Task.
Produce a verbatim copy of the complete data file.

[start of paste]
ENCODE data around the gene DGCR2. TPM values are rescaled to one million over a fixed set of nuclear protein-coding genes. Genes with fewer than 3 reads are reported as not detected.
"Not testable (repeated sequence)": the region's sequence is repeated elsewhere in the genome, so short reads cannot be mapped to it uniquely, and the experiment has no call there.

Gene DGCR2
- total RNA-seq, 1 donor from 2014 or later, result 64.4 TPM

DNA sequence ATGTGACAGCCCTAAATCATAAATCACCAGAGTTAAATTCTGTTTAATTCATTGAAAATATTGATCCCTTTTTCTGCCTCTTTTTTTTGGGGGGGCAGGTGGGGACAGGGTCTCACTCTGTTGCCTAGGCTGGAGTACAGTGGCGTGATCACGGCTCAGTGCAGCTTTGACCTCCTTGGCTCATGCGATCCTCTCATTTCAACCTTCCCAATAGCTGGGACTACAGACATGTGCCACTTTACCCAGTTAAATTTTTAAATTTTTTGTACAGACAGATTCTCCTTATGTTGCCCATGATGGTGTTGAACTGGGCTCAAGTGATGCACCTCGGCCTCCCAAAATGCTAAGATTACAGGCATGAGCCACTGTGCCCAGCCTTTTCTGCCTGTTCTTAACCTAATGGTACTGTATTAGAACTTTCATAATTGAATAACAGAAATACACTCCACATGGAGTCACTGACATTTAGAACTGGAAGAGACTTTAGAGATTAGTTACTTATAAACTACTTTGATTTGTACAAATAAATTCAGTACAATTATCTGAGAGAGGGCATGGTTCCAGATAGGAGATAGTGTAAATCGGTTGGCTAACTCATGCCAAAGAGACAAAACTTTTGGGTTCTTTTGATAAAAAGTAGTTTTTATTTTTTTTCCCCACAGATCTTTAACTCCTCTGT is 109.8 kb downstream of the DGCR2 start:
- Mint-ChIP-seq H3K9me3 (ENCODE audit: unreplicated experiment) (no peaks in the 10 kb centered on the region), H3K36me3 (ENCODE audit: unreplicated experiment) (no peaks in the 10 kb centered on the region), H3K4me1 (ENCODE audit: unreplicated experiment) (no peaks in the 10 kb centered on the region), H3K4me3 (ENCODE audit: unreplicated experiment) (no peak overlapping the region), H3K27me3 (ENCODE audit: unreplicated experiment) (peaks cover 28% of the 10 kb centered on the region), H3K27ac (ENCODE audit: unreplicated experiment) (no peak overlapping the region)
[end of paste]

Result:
ENCODE data around the gene DGCR2. TPM values are rescaled to one million over a fixed set of nuclear protein-coding genes. Genes with fewer than 3 reads are reported as not detected.
"Not testable (repeated sequence)": the region's sequence is repeated elsewhere in the genome, so short reads cannot be mapped to it uniquely, and the experiment has no call there.

Gene DGCR2
- total RNA-seq, 1 donor from 2014 or later, result 64.4 TPM

DNA sequence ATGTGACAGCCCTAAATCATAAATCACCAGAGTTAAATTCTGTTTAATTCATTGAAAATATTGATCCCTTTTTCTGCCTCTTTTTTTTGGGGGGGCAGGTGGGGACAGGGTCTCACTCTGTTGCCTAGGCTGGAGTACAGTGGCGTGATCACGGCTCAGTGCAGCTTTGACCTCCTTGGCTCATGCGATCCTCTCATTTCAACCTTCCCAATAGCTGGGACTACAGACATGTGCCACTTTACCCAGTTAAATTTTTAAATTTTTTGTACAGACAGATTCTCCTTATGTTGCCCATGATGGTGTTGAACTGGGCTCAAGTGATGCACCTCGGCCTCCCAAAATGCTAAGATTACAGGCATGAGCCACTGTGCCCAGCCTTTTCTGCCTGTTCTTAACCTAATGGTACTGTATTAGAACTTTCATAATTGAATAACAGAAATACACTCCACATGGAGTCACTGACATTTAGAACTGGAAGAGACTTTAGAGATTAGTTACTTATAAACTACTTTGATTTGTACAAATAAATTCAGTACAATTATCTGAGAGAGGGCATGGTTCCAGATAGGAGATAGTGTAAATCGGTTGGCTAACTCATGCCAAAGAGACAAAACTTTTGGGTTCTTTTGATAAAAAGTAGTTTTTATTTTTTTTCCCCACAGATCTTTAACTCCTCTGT is 109.8 kb downstream of the DGCR2 start:
- Mint-ChIP-seq H3K9me3 (ENCODE audit: unreplicated experiment) (no peaks in the 10 kb centered on the region), H3K36me3 (ENCODE audit: unreplicated experiment) (no peaks in the 10 kb centered on the region), H3K4me1 (ENCODE audit: unreplicated experiment) (no peaks in the 10 kb centered on the region), H3K4me3 (ENCODE audit: unreplicated experiment) (no peak overlapping the region), H3K27me3 (ENCODE audit: unreplicated experiment) (peaks cover 28% of the 10 kb centered on the region), H3K27ac (ENCODE audit: unreplicated experiment) (no peak overlapping the region)